In addition to its ban on contingent charging for defined benefit pension transfers, the Financial Conduct Authority published an update to its ongoing targeted supervisory work on Friday morning.
In it, the financial watchdog is looking at firms that have given advice to those seeking to transfer out of a DB scheme.
During an industry-wide data collection from over 3,000 firms; the FCA provided “detailed feedback” to more than 1,600 businesses, resulting in over 700 giving up their permission to provide pension transfer advice.
In addition, the regulator conducted in-depth reviews of the 85 most active firms in the market, which were responsible for 43% of transfers between April 2015 and September 2018.
The aim was “to identify those firms most likely to be providing unsuitable advice”.
Very biased view
N2 Asset Management director Eugen Neagu said: “In the last month or so, I have become aware of several advisory firms claiming that transfer values are better than ever, to entice people to request cash equivalent transfer values (CETVs) and be hired for pension transfer work.
“This shows a very biased view on how pension transfer analysis should be performed, and in many cases, they forgot that the CETV means cash equivalent transfer value, and there is not ‘free money’.
“Although transfer values are higher given lower discount rates due to low gilt yields, the expected investment return in the future would also be lower. This does not mean that only the bond returns would be lower, but also equity expected returns due to capital asset pricing model (CAPM) formula.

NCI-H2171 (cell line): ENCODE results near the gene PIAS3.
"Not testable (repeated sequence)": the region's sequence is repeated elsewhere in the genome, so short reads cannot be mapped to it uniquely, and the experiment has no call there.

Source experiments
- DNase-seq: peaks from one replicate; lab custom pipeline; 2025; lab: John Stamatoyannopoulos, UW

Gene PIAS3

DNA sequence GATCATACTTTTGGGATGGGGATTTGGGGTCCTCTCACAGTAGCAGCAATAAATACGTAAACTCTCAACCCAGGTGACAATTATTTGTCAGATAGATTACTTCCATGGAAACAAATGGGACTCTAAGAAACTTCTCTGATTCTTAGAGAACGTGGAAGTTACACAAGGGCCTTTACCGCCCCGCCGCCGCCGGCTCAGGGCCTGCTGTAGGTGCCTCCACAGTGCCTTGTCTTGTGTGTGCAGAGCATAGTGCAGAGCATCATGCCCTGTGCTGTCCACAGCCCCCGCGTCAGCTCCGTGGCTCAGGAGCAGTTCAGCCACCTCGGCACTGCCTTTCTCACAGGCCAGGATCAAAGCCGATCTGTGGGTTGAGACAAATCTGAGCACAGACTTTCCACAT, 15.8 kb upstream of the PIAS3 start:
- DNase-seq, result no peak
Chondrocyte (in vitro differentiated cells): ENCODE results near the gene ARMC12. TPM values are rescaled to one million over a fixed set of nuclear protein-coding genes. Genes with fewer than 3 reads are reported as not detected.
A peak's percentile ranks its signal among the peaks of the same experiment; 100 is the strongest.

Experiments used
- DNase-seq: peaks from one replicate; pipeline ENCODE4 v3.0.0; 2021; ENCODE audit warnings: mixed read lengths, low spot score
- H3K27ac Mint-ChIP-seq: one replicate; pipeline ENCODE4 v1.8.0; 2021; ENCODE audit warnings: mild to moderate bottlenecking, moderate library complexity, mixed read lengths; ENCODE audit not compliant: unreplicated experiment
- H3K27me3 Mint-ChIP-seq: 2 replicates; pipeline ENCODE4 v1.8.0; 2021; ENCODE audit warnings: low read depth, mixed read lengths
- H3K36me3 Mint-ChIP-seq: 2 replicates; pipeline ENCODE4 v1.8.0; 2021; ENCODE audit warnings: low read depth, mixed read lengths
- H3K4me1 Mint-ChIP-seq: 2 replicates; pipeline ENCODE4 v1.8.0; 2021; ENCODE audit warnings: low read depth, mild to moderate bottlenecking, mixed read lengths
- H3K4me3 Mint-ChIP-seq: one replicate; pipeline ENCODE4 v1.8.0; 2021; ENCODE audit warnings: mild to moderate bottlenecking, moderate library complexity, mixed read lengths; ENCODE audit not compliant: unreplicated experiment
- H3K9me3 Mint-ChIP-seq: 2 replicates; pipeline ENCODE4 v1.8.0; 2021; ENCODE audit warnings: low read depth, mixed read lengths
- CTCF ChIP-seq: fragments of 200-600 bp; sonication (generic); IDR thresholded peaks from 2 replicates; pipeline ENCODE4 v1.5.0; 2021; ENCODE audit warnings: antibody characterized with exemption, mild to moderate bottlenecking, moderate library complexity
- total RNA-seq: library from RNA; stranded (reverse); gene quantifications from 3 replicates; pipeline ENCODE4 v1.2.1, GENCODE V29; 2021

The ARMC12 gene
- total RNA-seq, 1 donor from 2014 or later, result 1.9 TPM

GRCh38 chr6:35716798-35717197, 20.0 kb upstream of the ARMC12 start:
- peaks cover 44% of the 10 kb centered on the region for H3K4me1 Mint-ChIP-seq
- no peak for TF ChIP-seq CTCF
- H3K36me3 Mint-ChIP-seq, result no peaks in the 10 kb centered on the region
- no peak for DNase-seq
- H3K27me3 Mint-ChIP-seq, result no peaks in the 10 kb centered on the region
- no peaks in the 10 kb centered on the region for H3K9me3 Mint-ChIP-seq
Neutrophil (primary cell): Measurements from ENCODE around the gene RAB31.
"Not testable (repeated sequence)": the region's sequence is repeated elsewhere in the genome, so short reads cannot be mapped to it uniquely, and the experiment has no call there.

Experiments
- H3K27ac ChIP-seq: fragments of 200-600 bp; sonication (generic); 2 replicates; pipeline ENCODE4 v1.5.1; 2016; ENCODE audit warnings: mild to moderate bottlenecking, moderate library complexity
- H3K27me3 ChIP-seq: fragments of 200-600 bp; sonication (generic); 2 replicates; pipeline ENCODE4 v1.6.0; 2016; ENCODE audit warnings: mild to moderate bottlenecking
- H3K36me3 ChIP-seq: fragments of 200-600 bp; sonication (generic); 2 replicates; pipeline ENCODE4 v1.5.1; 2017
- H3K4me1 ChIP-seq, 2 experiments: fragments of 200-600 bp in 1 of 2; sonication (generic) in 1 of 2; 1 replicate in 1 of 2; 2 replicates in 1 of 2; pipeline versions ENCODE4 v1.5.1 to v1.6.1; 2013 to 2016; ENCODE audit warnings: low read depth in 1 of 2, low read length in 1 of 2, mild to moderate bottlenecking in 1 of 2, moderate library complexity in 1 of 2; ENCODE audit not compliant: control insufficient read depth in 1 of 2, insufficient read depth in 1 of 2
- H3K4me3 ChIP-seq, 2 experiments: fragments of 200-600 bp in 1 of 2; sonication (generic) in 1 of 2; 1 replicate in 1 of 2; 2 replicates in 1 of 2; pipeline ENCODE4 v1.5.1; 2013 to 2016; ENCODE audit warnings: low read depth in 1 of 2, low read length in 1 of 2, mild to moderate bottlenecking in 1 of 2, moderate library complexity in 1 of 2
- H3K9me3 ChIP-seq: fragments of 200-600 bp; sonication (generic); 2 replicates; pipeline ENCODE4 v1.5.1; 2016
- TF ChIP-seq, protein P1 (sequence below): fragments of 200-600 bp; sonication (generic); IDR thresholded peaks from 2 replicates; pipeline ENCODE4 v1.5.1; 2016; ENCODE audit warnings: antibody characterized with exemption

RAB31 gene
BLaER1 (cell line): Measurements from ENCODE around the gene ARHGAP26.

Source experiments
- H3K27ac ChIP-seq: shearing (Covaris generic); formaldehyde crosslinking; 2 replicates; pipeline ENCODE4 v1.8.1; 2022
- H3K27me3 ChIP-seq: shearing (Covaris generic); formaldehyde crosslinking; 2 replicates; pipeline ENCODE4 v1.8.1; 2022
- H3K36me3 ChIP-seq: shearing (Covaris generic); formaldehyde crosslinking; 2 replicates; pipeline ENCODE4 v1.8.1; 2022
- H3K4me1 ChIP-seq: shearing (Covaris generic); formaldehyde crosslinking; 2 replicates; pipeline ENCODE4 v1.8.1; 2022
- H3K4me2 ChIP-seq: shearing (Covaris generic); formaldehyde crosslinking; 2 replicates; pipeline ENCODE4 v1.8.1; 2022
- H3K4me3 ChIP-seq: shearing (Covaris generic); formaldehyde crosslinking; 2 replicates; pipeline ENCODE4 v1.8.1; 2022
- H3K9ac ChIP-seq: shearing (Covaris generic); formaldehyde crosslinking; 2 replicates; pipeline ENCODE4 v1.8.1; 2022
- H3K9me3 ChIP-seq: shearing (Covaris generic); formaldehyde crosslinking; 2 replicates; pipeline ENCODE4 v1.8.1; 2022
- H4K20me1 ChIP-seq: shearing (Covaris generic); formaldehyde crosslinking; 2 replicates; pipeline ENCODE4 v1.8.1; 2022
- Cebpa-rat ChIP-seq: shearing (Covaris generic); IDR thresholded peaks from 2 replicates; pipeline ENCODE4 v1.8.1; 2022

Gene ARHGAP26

“The FCA would need to continue its regulatory work in this area, and I know that many honest financial planners would continue to help them.
“We would need to be able to stop those financial advisers, who have their own biases, sometimes due to conflict of interests. Banning contingent charging would not be enough for this,” Neagu added.
The FCA found that there has been an improvement in the suitability of advice given over time, rising to 60% of cases being deemed suitable in 2018 from a low point of 47% in previous years.
But, the regulator said it “remains concerned at the [17%] of files which either appeared to be unsuitable or where there were information gaps”, which is said was “unacceptably high”.
Interim FCA chief executive Christopher Woolard added: “The proportion of customers who have been advised to transfer out of their DB pension is unacceptably high.
“While much of the advice we looked at was suitable, we are still finding too many cases in which transfers were not in the customer’s best interests.”
Where firms have not met the required standards, the FCA expects them to look at their past business and pay redress; and, where appropriate, the regulator will continue to “ensure the removal of firms from the market”.
The FCA is carrying out 30 enforcement investigations, arising from concerns identified in the course of its DB transfer market review.